by Sean Wong
It was 1931. During the time when the United States were in the middle of prohibition and dealing with gangsters like Al Capone, the small island of Okinawa, in the Ryukyu archipelago of Japan, was enjoying their long history of a healthy drinking culture. An area of Naha City, Okinawa called Tsuji, was a well known party district often frequented by the rough and tough likes of sailors, drinkers, gamblers, and gangsters. Perhaps, one could believe it might have been the Port Royal of the Ryukyu Kingdom.
As a teenager, young Meitoku roamed these streets as a hard working young man who worked as a rickshaw. One can assume that he knew the ins and outs of these streets well. He began this job 3 years after starting his Karate training with the famous grand master Chojun Miyagi and had the confidence that he could handle himself easily in such a mixed company. He witnessed and studied a wide variety fistacuffs.
By his last and fifth year of middle school, in 1932 this future master already started his own peer Karate group made up of second year students from several middle schools all over the Naha region. They practiced to be physically strong and to be courageous. Even during an era of strong superstition and belief in the occult, young Yagi’s group would camp out in “haunted houses” and write their names on the wall in chalk as though to challenge the dark spirits.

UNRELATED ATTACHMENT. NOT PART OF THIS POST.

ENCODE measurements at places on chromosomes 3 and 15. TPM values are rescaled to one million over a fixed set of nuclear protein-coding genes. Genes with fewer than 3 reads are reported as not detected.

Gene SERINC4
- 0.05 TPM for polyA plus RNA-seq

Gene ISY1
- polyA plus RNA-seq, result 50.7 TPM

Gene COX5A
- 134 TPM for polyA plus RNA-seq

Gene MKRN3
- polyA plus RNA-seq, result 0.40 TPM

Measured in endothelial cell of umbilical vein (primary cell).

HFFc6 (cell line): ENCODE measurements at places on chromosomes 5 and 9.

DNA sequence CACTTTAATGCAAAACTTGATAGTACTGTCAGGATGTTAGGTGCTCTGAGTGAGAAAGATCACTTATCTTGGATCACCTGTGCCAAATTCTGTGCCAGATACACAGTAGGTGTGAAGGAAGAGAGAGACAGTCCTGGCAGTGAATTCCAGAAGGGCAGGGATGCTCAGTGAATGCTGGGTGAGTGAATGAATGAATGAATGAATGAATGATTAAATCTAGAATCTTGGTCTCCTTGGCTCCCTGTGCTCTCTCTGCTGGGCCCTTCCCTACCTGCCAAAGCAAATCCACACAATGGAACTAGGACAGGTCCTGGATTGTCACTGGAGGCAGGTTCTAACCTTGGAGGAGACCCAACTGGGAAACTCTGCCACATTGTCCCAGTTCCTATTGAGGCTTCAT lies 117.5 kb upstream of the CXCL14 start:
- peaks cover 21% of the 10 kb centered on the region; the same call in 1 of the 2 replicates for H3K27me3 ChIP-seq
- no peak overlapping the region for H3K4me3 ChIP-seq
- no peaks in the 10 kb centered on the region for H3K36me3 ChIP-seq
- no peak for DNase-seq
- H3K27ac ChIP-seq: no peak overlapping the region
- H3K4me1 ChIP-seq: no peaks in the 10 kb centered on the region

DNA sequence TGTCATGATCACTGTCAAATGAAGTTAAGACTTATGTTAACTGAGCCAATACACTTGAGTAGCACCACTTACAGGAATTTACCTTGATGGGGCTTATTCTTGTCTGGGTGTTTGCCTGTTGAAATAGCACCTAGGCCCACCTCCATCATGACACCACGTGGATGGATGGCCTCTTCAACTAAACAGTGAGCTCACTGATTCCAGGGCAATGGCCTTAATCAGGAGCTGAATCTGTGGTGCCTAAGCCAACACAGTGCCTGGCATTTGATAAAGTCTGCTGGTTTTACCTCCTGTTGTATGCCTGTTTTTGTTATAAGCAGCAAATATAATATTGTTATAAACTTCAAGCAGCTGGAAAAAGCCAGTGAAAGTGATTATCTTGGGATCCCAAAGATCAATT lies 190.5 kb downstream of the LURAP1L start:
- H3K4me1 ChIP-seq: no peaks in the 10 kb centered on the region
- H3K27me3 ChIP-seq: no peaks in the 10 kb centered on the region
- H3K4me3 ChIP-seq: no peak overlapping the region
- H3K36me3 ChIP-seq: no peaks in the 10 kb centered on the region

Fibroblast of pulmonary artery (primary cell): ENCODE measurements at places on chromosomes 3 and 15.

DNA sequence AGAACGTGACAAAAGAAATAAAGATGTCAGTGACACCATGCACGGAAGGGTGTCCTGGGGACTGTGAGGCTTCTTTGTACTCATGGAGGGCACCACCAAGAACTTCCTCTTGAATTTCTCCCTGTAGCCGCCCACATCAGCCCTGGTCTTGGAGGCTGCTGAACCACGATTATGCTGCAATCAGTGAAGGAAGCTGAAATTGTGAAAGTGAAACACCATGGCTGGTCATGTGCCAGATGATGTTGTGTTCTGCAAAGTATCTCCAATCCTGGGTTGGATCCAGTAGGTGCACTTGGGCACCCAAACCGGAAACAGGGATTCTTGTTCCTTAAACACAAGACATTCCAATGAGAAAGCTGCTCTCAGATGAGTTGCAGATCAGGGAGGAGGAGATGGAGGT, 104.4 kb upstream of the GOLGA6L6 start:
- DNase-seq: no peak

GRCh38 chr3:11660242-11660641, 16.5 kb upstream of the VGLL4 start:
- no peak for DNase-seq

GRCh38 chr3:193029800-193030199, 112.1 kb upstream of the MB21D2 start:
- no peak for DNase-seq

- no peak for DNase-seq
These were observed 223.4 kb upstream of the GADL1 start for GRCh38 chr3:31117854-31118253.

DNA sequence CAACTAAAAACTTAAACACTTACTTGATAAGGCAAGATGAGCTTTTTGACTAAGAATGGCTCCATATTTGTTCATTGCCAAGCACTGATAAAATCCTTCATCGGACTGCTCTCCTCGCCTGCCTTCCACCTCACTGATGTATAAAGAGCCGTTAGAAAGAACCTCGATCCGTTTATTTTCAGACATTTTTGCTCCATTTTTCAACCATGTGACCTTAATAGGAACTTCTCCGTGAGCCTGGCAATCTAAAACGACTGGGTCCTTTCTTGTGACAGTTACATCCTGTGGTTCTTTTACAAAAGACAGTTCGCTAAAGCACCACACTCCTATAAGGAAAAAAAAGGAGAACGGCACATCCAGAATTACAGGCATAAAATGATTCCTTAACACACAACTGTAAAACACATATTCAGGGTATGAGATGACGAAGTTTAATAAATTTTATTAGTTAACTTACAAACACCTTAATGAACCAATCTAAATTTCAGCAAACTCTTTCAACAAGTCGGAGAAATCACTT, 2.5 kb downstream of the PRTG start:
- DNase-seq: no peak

Together, they must have felt invincible. A bunch of 18 – 20 year olds who were strong, skilled, and courageous. So much so, taking a stroll in Tsuji, possibly the “baddest” part of Naha at midnight in their geta (traditional wooden clogs) was literally as simple as a stroll in the park. However, instead of challenging the dark spirits of the occult, this time they often received dark challenges from those under the influence of the liquid spirits. Repeatedly however, despite the real risk of permanent injury and death, the young master to be and his students were skilled enough to defend themselves without causing permanent injury to the attacker and to themselves. Even in an era when there were no such thing as a Karate tournament, the young Dai Sensei to be made it a ritual to challenge himself with control and care for the individual.
Incidences like these helped to hone Dai Sensei’s judgement and combat skills. Combined with his knowledge of Tsuji, he would eventually become an able and powerful policeman. He went on to defend the underdogs of his community and stand up for what is right for the rest of his life.